Hemodynamic Parameters of the Carotid Arteries

The PSVs of the ICA and CCA, as well as the CR, were determined following the guidelines published in 2018 by the ESC [2].
Briefly, patients assumed a supine position in a temperature-controlled room. The carotid arteries were first localized and examined for the presence of atherosclerosis plaques in B-mode with a 2-12 MHz linear probe. Thereafter, longitudinal sections of CCA and ICA were obtained and the flows were registered, separately in the standard mode or simultaneously in the DGD mode. As far as possible, the same angulations were kept between both DUS modes. The PSV and end-diastolic velocity (EDV) were manually calculated, while the resistance index and CR were automatically computed.
For each patient, the two DUS methods were used consecutively on the same occasion. Most of the time (271 out of 385 exams), the carotid arteries were examined on both sides. Unilateral examinations of the carotid arteries were mostly performed for post-surgical purposes.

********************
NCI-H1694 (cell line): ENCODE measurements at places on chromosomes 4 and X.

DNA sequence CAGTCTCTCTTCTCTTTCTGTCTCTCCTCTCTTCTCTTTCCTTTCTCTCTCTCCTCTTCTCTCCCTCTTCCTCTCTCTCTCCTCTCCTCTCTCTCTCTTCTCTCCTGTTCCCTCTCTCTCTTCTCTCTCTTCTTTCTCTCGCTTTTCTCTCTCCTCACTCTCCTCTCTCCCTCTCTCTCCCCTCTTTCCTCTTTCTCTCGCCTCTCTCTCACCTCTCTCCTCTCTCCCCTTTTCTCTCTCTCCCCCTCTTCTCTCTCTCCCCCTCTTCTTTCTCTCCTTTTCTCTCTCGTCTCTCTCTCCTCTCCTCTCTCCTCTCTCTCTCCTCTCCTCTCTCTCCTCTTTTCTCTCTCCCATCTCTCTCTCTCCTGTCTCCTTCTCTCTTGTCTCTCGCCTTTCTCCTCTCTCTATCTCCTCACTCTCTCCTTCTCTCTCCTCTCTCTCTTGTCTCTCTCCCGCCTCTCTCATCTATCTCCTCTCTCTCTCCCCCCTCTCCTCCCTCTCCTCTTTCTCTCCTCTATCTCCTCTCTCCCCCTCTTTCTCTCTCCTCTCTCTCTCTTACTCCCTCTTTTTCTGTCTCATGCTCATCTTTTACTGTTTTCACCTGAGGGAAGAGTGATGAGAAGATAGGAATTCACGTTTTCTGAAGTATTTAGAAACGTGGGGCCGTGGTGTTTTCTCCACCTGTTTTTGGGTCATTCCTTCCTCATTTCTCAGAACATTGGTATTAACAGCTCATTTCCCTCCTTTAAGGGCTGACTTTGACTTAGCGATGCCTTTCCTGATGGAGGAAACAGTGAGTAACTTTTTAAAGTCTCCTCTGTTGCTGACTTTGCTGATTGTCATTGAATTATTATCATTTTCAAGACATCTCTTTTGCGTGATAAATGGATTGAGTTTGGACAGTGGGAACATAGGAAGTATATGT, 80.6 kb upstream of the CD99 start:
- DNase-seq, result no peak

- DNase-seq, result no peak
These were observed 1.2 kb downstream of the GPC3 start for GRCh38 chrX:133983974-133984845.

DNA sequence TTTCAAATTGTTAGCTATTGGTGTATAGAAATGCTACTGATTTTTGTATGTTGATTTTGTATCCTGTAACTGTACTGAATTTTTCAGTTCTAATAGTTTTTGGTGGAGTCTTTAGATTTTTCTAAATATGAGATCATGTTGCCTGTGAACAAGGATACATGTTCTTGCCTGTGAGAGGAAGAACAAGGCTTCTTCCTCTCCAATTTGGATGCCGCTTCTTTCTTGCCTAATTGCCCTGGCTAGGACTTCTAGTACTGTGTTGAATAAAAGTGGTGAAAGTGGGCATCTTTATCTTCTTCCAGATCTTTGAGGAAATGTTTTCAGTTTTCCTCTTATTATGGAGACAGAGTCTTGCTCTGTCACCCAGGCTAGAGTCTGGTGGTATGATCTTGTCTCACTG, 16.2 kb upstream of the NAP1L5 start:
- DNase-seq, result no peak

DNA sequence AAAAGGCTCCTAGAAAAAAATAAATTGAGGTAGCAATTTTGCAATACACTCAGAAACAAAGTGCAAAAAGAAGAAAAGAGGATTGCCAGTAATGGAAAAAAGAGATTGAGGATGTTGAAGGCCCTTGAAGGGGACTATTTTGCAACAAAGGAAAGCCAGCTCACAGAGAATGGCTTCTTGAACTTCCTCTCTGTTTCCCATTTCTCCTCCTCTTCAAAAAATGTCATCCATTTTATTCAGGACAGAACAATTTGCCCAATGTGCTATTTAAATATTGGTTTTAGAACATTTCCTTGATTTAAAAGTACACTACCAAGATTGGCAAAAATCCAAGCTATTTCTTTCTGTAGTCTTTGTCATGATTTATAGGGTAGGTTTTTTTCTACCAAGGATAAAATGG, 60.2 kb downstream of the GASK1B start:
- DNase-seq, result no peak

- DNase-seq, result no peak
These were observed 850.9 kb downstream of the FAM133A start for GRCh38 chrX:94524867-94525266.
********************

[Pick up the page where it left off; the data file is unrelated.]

Statistical Analyses

The values of the ICA PSV and CR obtained in standard DUS mode were plotted against those obtained in DGD mode, and Pearson correlation coefficients were calculated with the Prism v8.3.0 software (GraphPad, San Diego, CA, USA). Bland-Altman graphical representations were constructed with the Prism v8.3.0 software by plotting the difference against the mean values of the ICA PSV and CR measured either in the DGD mode or in the standard DUS mode. Concordance correlation coefficients were computed according to the formula of Lin [19]. Significance was considered for P-values <0.05.


Hemodynamic Measurements

The correlations between the measurements of ICA PSV and the calculation of CR between standard DUS and DGD mode were excellent (P<0.001) (Fig. 2A, B). These close correlations resulted in identical conclusions in 99.4% (652/656) of cases.